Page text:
'Call of Duty: Black Ops' is nearly a full-time job for dedicated players
Saturday, November 13, 2010
"On a daily basis?" asks Will Duren, a TSA security guard at Reagan National Airport. "I've been playing about five hours. Maybe six."
He pauses. He clears his throat.
"Honestly, yesterday I played from 2 p.m. until 11 at night."
He is talking about the seventh installment of video game series "Call of Duty," which was released Tuesday. Within 24 hours, more than 5.6 million copies of "COD: Black Ops" were sold, breaking the previous record set by another "COD" chapter.
You must understand: "Black Ops" features the voices of Sam Worthington, Ed Harris and Gary Oldman. You must understand: In this first-person shooter game, you are a special forces operative tasked with assassinating Fidel Castro during the Cold War. Before you judge Duren, it is essential that you realize that in addition to assassinating Castro, players also get to kill zombies. In one segment, you can be President Kennedy and you can kill zombies.
Duren, 23, feared that his girlfriend, amazing as she is, wouldn't understand. So told her he was sick, and not to come over. She came over with orange juice. Because he was sick. "And I have a dumb look on my face because now I have a big gallon of orange juice, and I'm not feeling sick at all."
All around the country this week, citizens have gone missing, spiderholing into dens, co-opting the good television, grinding the Cheez-Its into the sofa with their numb posteriors. For such activities was the term "man cave" invented, though women have been known to play, too. On the e-mail discussion group of a Montgomery County high school, parents fretted that children might be skipping classes to protect the free world from communism and reanimated corpses. As if adults were any less addicted.
"I've promised that it will all be over by Sunday," says Tim Schmidt, a Web designer in Baltimore who has been fighting zombies until 2 a.m. most nights this week. His wife is patient because she knows there is an end in sight. "When I finally went to bed on Tuesday night, I did ask her if she was still going to be here by the end of the week."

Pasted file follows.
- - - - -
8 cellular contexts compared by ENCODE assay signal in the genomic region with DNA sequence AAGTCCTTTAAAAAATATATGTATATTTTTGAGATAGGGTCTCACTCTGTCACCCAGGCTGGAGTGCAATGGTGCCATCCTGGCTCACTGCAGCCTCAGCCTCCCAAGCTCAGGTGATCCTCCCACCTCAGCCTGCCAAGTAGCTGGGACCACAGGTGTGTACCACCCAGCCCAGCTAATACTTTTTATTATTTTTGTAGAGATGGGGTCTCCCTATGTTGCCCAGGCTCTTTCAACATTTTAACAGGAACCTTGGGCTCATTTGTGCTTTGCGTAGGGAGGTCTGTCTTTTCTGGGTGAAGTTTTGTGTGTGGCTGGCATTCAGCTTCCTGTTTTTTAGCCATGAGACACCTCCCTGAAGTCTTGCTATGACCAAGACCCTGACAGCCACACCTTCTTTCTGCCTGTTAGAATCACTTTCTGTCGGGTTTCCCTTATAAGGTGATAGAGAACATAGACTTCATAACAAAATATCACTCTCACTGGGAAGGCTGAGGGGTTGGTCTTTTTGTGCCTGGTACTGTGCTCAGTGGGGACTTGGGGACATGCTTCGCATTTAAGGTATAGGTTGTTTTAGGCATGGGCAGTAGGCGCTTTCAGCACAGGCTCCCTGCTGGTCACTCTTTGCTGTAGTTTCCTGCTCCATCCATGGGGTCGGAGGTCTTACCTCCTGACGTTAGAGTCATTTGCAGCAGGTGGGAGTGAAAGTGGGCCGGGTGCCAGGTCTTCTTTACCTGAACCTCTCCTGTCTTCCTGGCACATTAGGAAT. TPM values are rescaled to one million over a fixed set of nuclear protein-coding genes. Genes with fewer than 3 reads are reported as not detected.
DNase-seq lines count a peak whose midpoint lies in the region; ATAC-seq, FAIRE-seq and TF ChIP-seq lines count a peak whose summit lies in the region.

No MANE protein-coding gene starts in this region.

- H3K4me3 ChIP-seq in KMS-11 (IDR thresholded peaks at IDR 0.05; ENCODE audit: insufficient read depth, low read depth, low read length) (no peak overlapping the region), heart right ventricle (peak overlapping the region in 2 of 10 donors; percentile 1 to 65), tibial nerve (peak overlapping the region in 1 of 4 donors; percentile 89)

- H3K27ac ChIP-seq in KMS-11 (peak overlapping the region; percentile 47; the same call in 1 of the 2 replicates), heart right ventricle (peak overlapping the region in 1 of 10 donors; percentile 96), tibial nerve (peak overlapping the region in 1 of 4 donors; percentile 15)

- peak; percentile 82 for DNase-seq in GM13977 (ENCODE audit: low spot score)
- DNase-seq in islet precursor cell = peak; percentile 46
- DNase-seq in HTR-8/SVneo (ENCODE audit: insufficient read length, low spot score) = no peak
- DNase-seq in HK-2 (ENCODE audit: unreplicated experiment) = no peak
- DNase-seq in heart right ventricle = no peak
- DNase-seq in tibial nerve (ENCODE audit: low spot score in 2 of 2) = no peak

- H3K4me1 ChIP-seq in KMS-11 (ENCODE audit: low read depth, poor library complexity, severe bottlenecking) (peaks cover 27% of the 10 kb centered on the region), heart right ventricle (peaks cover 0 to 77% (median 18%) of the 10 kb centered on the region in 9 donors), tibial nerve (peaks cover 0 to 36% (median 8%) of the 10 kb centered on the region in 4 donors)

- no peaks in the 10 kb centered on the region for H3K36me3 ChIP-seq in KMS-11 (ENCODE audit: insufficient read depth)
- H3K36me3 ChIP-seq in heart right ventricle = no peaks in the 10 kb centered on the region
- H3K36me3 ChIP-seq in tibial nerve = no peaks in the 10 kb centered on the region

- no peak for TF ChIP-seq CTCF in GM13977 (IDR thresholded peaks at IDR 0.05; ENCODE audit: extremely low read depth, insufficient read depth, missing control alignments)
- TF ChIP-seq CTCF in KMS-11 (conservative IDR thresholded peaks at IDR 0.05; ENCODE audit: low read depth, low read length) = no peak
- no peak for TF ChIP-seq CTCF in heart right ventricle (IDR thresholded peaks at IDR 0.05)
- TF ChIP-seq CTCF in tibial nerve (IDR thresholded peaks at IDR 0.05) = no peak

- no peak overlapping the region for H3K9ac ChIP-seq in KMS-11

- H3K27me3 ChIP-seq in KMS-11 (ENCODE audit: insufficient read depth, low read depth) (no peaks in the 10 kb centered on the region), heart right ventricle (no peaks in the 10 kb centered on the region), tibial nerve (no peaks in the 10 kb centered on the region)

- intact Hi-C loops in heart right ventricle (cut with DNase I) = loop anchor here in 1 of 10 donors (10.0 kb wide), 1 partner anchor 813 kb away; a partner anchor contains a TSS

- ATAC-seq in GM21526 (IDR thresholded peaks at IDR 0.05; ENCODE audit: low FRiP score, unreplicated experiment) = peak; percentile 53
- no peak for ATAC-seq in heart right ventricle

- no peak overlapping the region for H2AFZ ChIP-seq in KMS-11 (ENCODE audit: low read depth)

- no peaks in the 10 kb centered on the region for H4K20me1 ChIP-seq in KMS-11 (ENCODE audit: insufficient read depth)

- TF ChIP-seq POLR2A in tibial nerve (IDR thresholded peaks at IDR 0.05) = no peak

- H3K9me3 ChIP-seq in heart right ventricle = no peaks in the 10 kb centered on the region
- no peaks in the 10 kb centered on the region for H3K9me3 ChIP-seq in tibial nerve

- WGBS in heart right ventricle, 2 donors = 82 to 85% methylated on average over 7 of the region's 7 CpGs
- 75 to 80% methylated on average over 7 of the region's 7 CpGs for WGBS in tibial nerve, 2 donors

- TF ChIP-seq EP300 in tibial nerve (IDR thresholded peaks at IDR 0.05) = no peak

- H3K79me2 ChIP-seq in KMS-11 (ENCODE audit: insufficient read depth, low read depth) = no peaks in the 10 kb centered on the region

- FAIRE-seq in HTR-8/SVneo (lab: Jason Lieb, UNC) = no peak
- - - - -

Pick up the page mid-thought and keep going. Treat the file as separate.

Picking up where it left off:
Schmidt has one more request: "My friends, when we play 'Black Ops' together?" Schmidt says hopefully. "Our clan tag is BACN. Like 'bacon.' If you could throw that in the article, that would be awesome."
Here you go, Bacon boys. A little shout-out, just for you.
"As soon as I saw the GameStop bag, I knew what was coming," says Emily Wang-Murphy, a stay-at-home mom in Washington who, like many others she knows, has become a Black Ops Widow this week. "The headset's going on," the husband's tuning out.
Throughout Wang's marriage, she has been through six "Calls of Duty," from the early days of courtship when her husband, a lobbyist, would drag her to midnight release parties, to recent years when playing had to be limited to after children's bedtimes. "As far as I can tell?" she says good-naturedly. "It's just World War II shooting."
She and her friends try to see the positive in the situation. "It means we have free babysitting for the week. It means moms' night out for cocktails." The spouses at home might be half catatonic and preoccupied with escaping a gulag, but at least "we have coverage. There's an adult in the house."